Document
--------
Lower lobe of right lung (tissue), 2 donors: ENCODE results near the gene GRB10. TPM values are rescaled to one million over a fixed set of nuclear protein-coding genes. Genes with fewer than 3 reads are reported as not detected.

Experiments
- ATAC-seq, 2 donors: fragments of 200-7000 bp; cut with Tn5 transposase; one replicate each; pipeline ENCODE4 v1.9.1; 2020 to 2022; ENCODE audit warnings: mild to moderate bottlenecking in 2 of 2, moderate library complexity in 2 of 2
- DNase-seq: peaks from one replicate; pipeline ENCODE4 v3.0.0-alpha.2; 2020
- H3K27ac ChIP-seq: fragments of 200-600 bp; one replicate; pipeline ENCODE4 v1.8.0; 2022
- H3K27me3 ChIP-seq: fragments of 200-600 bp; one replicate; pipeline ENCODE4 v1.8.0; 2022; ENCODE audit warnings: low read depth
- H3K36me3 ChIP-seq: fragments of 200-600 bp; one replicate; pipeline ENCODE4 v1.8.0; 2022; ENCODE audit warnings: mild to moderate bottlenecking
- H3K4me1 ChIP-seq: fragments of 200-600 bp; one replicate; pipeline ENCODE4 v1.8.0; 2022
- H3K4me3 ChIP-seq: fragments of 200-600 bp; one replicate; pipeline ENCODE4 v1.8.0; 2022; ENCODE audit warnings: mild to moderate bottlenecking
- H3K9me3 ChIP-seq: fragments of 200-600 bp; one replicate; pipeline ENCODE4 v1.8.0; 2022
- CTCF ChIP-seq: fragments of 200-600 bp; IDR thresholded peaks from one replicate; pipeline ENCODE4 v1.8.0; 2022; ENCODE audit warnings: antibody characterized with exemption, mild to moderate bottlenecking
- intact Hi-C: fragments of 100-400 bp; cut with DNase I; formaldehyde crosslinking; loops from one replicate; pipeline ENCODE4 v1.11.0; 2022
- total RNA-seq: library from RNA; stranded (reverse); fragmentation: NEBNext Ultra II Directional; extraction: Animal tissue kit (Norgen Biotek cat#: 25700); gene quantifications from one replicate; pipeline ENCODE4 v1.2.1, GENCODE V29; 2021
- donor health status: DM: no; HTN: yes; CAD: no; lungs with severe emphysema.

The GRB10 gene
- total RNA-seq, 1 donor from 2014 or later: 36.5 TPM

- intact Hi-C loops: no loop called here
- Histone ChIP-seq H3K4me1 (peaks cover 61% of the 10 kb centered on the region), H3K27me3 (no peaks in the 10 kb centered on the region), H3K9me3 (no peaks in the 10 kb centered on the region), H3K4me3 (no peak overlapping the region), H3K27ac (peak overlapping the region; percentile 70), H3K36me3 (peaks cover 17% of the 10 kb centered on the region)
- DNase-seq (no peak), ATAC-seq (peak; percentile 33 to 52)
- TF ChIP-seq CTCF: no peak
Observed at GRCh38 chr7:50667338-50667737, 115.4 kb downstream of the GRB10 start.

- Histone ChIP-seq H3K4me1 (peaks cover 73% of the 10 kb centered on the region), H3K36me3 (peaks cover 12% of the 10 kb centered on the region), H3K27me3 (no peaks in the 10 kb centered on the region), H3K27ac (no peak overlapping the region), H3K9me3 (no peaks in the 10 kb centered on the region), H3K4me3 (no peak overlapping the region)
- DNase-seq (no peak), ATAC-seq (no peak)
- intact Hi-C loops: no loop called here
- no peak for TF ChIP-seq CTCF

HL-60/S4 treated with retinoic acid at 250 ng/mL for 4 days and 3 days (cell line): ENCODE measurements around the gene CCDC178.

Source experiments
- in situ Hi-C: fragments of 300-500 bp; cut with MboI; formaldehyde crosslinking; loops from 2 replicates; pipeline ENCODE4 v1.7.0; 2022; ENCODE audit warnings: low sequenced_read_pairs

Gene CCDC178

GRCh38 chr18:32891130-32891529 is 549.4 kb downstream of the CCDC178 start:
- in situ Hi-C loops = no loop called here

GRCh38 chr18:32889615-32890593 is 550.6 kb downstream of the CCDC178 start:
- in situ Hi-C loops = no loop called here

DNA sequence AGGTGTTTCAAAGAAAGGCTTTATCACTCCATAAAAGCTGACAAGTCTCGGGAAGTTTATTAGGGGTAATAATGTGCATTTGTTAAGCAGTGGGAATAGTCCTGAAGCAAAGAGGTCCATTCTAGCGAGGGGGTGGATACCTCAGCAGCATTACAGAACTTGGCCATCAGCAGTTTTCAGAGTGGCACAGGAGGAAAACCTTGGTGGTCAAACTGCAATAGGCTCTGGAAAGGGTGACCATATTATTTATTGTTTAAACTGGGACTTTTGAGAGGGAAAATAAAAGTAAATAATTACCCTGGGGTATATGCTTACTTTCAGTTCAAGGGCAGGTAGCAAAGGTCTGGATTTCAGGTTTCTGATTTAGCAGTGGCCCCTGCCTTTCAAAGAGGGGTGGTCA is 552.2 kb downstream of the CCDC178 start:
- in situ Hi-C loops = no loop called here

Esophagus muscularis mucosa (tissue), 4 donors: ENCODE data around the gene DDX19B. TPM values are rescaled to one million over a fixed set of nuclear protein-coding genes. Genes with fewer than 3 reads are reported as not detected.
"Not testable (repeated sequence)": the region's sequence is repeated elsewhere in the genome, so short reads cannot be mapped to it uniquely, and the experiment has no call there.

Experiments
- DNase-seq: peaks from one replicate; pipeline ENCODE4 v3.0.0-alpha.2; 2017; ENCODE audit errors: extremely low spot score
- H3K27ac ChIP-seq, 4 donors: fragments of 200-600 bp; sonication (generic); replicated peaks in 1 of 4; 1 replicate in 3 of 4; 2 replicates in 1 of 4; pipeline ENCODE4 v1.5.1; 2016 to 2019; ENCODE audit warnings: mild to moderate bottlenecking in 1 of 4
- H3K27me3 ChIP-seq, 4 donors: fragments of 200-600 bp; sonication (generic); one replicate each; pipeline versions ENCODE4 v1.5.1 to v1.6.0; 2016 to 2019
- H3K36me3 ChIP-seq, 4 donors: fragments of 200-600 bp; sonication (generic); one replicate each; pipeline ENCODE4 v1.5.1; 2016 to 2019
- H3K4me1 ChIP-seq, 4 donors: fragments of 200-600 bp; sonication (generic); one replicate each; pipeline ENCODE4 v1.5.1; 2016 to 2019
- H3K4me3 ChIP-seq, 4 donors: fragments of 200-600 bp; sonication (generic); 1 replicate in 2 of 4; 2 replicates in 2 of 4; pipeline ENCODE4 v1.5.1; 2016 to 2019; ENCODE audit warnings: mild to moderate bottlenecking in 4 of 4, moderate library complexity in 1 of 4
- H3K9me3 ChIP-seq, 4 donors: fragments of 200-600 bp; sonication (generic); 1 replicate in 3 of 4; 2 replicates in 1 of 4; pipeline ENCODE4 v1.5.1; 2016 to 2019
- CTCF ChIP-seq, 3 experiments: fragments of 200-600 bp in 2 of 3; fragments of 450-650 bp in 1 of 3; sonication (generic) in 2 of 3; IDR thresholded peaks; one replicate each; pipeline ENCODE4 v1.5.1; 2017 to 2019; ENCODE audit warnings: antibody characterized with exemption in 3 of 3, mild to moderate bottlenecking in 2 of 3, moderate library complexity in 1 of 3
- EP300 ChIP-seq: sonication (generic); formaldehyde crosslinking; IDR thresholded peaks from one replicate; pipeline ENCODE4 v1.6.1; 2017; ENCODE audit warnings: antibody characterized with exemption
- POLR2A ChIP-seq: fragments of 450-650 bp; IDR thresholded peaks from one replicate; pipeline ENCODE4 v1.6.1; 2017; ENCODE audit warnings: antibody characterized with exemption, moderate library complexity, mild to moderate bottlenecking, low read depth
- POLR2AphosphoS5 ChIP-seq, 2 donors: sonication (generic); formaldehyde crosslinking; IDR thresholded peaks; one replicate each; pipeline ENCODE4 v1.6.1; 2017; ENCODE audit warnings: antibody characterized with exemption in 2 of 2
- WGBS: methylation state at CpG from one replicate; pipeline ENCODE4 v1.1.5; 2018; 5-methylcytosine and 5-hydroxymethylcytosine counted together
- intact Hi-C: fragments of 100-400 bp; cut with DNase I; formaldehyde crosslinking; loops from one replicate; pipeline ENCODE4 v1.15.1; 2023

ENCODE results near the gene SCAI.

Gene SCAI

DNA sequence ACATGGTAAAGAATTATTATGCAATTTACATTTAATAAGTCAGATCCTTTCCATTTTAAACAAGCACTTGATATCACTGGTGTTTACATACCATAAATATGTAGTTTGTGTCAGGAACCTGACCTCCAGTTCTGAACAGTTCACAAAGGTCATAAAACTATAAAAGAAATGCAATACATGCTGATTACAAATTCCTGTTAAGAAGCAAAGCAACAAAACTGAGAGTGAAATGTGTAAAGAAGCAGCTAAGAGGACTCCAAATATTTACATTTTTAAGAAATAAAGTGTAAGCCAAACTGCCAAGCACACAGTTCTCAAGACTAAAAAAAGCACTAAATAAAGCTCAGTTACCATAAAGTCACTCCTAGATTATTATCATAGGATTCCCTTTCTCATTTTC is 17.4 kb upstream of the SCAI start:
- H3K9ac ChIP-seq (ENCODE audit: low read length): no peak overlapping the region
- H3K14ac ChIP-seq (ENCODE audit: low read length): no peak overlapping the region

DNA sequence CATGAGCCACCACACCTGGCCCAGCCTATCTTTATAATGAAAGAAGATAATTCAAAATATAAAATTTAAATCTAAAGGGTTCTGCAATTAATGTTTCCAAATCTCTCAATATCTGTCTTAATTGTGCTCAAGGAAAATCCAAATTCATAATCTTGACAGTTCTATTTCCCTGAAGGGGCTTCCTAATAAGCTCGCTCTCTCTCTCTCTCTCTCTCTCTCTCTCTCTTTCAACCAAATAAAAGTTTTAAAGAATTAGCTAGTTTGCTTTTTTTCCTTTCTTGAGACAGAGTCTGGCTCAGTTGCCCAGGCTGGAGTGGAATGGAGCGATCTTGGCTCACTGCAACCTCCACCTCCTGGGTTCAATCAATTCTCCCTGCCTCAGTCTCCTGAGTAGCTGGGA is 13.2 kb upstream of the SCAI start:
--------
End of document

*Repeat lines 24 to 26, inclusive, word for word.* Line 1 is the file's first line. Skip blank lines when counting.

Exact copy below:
- intact Hi-C loops: no loop called here
- no peak for TF ChIP-seq CTCF

HL-60/S4 treated with retinoic acid at 250 ng/mL for 4 days and 3 days (cell line): ENCODE measurements around the gene CCDC178.